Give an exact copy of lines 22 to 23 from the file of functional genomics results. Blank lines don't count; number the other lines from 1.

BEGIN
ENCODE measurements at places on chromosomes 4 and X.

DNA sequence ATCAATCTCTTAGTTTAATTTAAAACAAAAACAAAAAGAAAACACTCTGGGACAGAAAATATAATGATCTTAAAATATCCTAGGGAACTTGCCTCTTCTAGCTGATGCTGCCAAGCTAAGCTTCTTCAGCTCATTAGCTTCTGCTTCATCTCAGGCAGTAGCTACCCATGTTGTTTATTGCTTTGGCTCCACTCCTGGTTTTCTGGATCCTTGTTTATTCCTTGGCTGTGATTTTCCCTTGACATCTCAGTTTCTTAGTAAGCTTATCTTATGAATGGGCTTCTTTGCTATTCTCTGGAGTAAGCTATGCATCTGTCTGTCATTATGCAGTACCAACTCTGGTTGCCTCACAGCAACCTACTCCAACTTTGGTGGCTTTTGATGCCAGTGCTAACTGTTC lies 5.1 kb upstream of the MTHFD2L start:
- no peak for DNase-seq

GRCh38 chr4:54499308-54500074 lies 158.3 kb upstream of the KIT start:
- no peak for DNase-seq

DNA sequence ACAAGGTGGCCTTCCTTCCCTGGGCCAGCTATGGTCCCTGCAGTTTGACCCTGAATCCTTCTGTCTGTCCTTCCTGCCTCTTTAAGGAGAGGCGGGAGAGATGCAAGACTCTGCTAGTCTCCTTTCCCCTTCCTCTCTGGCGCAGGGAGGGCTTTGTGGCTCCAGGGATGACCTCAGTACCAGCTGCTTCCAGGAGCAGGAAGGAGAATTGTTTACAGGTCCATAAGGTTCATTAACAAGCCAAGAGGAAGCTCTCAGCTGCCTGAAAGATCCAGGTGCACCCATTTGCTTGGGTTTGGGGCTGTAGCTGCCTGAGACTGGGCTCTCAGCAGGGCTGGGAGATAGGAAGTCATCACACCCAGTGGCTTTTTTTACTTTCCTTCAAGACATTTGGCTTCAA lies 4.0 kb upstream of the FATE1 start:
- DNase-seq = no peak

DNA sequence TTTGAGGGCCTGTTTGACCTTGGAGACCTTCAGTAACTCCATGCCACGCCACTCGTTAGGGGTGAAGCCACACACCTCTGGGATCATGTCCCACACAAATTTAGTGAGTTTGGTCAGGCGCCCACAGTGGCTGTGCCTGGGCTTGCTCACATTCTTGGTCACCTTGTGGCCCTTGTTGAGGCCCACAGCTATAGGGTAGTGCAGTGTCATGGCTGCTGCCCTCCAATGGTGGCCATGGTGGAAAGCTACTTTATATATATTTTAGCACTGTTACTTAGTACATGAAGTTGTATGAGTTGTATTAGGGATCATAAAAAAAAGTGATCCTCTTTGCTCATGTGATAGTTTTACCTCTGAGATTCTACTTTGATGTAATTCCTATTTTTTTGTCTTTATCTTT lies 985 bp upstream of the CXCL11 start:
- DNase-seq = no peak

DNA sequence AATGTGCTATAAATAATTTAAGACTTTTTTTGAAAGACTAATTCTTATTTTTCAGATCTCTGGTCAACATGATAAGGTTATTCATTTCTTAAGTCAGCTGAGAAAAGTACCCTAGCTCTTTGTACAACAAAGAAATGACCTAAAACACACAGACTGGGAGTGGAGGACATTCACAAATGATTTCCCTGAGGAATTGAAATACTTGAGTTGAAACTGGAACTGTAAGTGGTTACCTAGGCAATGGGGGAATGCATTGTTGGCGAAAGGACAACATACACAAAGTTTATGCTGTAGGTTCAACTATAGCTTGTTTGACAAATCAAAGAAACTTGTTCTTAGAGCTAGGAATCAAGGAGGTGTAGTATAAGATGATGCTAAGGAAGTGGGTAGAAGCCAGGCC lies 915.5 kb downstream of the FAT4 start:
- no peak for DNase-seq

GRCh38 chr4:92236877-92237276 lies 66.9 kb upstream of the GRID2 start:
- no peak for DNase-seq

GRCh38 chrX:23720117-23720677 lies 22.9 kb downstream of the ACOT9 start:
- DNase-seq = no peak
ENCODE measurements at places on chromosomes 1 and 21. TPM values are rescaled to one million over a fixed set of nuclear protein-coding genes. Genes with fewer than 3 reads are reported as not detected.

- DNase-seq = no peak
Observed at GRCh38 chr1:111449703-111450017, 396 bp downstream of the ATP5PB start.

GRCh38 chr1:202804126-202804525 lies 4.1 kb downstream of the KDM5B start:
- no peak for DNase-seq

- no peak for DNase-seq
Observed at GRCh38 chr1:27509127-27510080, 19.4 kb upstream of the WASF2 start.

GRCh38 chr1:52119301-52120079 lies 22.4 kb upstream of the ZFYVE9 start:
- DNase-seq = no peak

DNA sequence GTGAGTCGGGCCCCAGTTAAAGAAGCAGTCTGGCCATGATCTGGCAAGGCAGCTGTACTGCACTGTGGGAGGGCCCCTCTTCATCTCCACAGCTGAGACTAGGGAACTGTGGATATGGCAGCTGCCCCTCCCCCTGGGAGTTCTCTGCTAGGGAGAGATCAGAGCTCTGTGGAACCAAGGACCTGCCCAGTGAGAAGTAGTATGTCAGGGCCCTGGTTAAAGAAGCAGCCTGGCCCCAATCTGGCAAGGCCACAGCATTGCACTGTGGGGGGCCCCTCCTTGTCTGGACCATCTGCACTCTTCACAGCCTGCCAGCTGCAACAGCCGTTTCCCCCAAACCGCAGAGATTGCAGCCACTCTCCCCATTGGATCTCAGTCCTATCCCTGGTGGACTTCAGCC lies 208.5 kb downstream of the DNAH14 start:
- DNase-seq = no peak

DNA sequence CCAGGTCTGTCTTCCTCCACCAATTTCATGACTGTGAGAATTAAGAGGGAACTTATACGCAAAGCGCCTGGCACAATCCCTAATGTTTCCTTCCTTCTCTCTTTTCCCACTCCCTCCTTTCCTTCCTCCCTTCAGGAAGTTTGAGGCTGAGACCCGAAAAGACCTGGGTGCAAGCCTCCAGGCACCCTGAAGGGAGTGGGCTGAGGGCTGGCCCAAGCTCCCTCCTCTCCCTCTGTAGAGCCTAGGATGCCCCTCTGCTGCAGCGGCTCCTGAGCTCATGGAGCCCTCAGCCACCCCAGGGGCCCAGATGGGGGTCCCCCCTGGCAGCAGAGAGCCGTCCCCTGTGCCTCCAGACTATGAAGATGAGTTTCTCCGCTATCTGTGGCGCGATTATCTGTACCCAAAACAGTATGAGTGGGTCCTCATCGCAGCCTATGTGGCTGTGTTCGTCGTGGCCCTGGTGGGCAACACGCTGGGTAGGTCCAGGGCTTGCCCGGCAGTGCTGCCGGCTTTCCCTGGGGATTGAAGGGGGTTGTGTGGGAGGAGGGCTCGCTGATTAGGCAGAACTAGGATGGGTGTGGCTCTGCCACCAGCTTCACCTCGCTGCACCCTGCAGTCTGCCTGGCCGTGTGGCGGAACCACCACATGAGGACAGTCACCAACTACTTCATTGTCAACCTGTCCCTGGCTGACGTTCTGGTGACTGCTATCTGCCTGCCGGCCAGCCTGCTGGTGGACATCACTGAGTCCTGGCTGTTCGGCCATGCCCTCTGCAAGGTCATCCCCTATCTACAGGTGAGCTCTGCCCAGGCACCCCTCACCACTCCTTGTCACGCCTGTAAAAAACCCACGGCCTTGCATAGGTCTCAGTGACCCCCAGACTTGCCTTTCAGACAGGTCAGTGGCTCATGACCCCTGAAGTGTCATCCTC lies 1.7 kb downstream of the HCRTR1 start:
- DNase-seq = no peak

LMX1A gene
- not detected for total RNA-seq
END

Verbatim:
Observed at GRCh38 chr1:27509127-27510080, 19.4 kb upstream of the WASF2 start.

GRCh38 chr1:52119301-52120079 lies 22.4 kb upstream of the ZFYVE9 start: